A key expression of this campaign is Measure B, a referendum that Reed successfully persuaded city voters to adopt in 2012. The measure is designed to effectively force employees out of their current pension plans and into far smaller ones. It would also cut benefits by, among other things, lowering cost-of-living adjustments and making it much harder for injured workers to receive disability payments. As of now, Measure B has been prevented from achieving its intended transformative effect. While a Santa Clara County Court in December upheld some of the cuts (like the restrictions on disability benefits), it struck down many of the measure’s central provisions. (The city is likely to appeal.)
But Measure B is a product of Reed’s one-sided focus on expenses, specifically the cost of worker benefits. Reed has allowed some minor tax increases while in office, but these are dwarfed by the effort he has expended on cutting costs. “The central problem in the whole pension reform issue is that these benefits are too expensive,” Reed told Remapping Debate.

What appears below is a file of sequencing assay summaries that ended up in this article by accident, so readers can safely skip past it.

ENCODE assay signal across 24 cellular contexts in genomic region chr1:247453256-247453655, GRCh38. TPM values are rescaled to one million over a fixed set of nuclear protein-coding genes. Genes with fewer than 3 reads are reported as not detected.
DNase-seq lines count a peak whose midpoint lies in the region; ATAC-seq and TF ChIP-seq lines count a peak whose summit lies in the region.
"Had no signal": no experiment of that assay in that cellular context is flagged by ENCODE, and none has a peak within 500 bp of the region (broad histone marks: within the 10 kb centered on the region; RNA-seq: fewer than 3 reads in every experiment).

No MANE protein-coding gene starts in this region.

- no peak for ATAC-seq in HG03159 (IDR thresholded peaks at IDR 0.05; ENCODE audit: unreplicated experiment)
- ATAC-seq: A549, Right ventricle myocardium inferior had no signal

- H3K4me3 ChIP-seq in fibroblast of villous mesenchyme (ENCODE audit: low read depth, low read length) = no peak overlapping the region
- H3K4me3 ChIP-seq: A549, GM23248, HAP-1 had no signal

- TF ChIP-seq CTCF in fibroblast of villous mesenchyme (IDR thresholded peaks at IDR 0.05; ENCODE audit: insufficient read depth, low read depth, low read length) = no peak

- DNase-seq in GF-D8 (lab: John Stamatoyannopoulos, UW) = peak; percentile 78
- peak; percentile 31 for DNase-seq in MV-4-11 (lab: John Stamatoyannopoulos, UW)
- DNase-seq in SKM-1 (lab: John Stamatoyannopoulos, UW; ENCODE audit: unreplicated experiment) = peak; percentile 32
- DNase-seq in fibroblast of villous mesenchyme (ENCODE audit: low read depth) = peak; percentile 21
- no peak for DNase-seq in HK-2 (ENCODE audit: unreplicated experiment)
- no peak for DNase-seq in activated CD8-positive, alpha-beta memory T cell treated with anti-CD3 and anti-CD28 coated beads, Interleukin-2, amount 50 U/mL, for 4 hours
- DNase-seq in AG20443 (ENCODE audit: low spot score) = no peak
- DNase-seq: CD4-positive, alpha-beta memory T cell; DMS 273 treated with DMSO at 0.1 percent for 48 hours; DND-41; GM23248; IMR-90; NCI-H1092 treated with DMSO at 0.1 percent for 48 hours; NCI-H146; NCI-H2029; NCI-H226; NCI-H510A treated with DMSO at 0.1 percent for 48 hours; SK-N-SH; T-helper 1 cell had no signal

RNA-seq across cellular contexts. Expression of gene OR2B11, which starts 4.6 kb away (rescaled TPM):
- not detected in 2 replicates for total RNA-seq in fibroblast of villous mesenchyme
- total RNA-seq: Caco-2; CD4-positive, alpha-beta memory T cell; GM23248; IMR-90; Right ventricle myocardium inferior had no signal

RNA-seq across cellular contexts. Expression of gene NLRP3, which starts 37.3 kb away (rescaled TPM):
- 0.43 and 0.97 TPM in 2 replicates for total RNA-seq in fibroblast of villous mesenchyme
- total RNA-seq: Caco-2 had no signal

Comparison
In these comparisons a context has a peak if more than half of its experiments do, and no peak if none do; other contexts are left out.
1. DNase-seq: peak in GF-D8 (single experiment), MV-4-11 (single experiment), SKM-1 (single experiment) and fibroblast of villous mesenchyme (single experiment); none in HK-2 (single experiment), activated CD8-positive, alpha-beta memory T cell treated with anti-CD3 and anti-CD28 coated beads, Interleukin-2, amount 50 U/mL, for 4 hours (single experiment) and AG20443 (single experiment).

Everyone agrees that the costs of retirement benefits have been rising since the early 2000s, and that the portion of the city’s general fund dedicated to paying for basic services has dwindled as a result. Part of this, as Reed stresses, is due to substantial increases to benefits made in the late 1990s and early 2000s, the large majority for police and fire.
But those outside Reed’s camp see the city’s longstanding fiscal problems as deeper and more complex; even the portion of the problem related to pensions, they say, involves many more factors than what Reed and his allies describe as overly generous benefit levels. At the top of the list: the city’s two pension funds lost $1 billion in the 2008 financial crash. While the recovery of the market has brought the funds back to nearly the values they had before the crash, the initial losses still mean that the funds are worth far less than they were projected to be today. “There are multiple factors” to the rising retirement costs, Brownstein said. “But of those, the 10,000-pound gorilla was the financial meltdown.”